Wisteria (Wisteria spp.) adds beauty to homes with its lush, clusters of lovely purple flowers that hang from graceful vines twining up terraces, front porch pillars and along fences. Wisteria does well in U.S. Department of Agriculture plant hardiness zones 4 through 9. It thrives in poor soil, which is why many plant experts discourage fertilizing the plant. Home gardeners, on the other hand, in their attempts to get a stubborn wisteria to produce blooms, turn to their arsenal of fertilizers. Typically, however, when a wisteria doesn’t bloom, it is proper pruning that will encourage it to put forth the flowers for which it is so loved. This is not to say the plant never requires fertilizer.
Young wisteria plants require one dose of fertilizer in the spring, annually. Continue this schedule until it has filled in the space you’ve created for it. Once this occurs, discontinue fertilizing the plant unless it shows signs of deficiency, such as yellow foliage or leaves that remain small. Wisteria is a member of the pea family and creates its own nitrogen from the air. Consequently, the addition of a nitrogen fertilizer to the soil creates an excess that promotes vegetative growth at the expense of flowering. A soil test every spring will tell you what type of fertilizer your wisteria requires. Mature plants with deficiencies should receive fertilizer in spring.
When the wisteria is young, the gardener’s focus isn’t on blooming, but on getting the plant to fill in the arbor, wall or other space created for it. Vigorous vegetative growth is encouraged by nitrogen, so use a balanced fertilizer, such as 10-10-10, on the juvenile wisteria. In maturity, the plant requires high levels of potassium and phosphorous. Only a soil test can let you know which of these nutrients is deficient in the soil. If the wisteria requires a dose of phosphorous, apply superphosphate, or 0-20-0 at a rate of 2 ounces per square yard of soil. Potassium sulfate at 1 ounce per square yard will cure a potassium deficiency.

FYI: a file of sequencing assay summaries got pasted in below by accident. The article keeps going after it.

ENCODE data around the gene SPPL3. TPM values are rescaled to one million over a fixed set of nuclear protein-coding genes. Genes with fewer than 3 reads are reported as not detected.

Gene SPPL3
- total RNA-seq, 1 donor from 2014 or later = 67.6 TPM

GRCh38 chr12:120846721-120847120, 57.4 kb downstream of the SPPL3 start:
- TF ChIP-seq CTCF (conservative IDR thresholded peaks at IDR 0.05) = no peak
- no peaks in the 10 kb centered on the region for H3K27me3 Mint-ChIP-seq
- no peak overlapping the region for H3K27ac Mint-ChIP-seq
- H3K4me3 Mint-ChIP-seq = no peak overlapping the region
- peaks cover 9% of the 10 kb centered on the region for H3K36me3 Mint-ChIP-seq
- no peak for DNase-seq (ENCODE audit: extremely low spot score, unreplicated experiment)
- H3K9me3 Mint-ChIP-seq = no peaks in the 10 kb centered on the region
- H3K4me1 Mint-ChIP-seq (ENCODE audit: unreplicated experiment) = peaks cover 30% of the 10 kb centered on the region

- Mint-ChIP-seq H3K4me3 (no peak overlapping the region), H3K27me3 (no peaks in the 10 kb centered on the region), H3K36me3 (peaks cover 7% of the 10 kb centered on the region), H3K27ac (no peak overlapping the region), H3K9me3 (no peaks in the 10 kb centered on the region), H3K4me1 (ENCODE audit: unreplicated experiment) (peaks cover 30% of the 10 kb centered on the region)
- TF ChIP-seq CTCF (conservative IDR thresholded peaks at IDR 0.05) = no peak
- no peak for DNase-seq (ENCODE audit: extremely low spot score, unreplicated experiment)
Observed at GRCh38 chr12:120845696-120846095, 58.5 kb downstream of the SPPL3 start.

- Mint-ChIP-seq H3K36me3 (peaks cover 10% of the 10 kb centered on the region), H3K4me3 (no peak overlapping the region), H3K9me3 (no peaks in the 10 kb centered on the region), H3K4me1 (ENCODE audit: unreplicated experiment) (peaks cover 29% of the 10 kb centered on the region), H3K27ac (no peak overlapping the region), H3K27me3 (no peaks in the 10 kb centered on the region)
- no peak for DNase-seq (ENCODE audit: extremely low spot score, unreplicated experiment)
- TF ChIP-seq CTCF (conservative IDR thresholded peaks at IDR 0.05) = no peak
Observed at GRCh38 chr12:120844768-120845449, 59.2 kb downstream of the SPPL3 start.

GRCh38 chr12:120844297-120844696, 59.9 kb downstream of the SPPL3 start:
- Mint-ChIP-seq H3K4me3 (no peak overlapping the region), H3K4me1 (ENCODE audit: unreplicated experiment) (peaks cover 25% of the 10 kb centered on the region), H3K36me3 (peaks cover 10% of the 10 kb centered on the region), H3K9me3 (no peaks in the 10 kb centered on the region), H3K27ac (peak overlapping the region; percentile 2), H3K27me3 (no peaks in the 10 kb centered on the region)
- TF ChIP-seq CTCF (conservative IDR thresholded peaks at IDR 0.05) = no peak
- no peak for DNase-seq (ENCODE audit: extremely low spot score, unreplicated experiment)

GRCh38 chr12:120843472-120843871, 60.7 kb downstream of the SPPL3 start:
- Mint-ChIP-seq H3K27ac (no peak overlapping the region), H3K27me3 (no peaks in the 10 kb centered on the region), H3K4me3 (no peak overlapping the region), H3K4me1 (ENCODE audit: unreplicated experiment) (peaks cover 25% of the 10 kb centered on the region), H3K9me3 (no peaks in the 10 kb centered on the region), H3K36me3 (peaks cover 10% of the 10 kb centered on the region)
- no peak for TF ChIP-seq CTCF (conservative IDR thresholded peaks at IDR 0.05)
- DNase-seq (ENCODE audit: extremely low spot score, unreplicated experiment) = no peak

Wisteria produces a deep, wide ranging root system. Add the required amount of fertilizer to the hopper of a handheld fertilizer spreader and apply it evenly, starting 6 inches from the plant’s base and spreading to 6 feet out in all directions. Use a rake to scratch the product into the top layer of soil, and then water to a depth of 2 feet. The water helps activate the fertilizer and carries it to the roots.
The application rates for fertilizer, superphosphate and potassium sulfate are general rules of thumb. Use your soil test results to determine the appropriate application rate for your situation. The back of the fertilizer or supplement package typically contains a chart that tells the gardener how much of the product to use for different soil fertility levels.
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